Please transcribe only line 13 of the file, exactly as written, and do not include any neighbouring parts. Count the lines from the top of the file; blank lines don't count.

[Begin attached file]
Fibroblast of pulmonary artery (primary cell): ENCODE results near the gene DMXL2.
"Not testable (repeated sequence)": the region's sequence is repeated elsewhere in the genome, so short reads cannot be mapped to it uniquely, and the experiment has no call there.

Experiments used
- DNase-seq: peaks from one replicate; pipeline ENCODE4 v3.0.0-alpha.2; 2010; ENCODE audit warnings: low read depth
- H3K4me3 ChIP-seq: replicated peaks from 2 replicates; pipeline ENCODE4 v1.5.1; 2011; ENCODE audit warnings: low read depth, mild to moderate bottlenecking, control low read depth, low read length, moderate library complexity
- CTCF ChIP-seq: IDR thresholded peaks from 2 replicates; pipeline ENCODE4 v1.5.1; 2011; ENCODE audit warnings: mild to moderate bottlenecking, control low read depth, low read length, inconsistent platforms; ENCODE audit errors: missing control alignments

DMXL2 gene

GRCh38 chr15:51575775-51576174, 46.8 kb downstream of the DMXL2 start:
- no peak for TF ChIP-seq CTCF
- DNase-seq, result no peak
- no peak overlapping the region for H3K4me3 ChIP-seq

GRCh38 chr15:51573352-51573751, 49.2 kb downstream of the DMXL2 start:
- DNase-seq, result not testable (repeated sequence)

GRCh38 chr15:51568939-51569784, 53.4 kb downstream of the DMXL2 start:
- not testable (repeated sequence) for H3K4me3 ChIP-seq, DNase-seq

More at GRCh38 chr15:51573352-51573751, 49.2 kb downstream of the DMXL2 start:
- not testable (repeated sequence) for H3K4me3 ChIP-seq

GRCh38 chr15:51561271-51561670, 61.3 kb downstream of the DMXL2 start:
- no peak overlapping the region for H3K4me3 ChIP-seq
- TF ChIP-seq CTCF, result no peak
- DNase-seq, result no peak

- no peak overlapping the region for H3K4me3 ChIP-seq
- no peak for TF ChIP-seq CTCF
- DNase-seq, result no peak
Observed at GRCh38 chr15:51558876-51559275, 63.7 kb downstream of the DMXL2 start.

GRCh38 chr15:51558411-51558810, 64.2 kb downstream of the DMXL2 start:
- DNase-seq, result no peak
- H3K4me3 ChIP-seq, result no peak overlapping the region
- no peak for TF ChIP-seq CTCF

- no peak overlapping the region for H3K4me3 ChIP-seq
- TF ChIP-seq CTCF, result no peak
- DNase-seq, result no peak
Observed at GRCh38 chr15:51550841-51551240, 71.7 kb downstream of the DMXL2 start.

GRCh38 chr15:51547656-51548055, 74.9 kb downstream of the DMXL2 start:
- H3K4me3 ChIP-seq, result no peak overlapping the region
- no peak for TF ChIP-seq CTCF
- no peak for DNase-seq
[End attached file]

- DNase-seq, result not testable (repeated sequence)